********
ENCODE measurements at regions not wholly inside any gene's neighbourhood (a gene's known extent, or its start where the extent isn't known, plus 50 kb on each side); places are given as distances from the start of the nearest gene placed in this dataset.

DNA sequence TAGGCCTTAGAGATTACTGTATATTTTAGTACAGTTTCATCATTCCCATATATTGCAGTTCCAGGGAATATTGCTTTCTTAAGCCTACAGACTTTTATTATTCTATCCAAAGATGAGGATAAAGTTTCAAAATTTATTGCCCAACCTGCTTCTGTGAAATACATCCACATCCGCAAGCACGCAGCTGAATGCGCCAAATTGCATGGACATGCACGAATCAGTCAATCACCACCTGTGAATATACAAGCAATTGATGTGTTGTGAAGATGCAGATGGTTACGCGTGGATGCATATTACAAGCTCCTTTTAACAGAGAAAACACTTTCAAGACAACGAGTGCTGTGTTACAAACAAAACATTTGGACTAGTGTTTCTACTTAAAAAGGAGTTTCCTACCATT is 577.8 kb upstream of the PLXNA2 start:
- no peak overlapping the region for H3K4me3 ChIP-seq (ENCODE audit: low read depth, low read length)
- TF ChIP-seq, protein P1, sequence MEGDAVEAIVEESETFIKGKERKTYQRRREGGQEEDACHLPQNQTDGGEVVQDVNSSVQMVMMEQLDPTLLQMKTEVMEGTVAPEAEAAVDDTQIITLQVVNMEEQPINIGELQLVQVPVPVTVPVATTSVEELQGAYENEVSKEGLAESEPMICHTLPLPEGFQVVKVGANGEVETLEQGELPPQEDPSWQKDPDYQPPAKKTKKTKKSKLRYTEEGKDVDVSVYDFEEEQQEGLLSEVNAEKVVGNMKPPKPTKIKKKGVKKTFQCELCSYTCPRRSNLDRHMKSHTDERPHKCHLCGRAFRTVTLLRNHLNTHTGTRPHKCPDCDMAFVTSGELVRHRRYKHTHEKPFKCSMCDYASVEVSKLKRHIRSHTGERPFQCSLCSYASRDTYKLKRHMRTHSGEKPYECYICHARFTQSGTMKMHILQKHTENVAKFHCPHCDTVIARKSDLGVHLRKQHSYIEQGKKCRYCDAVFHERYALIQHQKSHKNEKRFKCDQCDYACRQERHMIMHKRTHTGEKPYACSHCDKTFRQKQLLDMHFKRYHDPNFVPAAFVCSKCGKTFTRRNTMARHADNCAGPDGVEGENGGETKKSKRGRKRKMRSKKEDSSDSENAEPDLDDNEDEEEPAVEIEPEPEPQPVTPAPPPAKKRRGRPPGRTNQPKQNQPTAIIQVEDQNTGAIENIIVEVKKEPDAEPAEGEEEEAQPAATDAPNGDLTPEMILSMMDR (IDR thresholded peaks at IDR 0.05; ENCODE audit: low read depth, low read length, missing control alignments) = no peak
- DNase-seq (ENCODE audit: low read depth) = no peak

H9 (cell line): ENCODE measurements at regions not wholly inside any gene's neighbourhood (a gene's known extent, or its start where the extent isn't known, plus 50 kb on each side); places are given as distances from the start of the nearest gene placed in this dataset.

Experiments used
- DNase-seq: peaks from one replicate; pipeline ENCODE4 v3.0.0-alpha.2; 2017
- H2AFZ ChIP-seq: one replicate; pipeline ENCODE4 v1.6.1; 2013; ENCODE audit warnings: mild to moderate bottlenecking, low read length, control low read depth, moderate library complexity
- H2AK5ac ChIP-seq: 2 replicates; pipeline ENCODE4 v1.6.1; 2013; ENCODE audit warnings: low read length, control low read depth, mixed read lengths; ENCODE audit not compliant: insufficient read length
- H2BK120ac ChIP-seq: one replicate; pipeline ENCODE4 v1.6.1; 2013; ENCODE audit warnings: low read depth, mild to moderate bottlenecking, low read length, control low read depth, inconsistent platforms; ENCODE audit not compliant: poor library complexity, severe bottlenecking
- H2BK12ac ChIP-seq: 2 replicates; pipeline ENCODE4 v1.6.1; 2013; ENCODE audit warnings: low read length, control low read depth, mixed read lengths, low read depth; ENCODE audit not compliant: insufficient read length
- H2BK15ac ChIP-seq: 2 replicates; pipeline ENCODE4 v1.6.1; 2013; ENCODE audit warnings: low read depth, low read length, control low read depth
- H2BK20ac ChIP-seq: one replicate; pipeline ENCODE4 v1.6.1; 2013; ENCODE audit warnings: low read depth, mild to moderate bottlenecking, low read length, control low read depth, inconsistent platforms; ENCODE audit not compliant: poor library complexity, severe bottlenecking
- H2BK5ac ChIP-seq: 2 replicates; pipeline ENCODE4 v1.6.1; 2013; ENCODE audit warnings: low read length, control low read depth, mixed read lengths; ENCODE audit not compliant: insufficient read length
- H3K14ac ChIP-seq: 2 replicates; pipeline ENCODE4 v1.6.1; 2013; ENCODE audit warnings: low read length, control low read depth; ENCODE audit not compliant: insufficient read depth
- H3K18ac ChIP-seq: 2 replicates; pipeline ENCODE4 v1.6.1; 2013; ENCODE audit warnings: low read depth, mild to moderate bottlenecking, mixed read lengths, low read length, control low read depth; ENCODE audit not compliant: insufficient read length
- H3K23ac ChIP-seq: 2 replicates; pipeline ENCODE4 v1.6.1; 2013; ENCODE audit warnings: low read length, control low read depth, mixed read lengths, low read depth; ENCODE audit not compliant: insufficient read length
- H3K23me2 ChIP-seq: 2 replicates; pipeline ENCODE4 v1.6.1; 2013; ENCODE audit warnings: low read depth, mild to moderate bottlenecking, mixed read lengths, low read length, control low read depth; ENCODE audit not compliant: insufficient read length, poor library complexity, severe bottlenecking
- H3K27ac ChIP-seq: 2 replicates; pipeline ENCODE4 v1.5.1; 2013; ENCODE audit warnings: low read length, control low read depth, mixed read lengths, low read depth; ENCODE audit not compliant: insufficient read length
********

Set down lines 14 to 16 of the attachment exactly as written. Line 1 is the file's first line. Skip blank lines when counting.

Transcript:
- H2BK20ac ChIP-seq: one replicate; pipeline ENCODE4 v1.6.1; 2013; ENCODE audit warnings: low read depth, mild to moderate bottlenecking, low read length, control low read depth, inconsistent platforms; ENCODE audit not compliant: poor library complexity, severe bottlenecking
- H2BK5ac ChIP-seq: 2 replicates; pipeline ENCODE4 v1.6.1; 2013; ENCODE audit warnings: low read length, control low read depth, mixed read lengths; ENCODE audit not compliant: insufficient read length
- H3K14ac ChIP-seq: 2 replicates; pipeline ENCODE4 v1.6.1; 2013; ENCODE audit warnings: low read length, control low read depth; ENCODE audit not compliant: insufficient read depth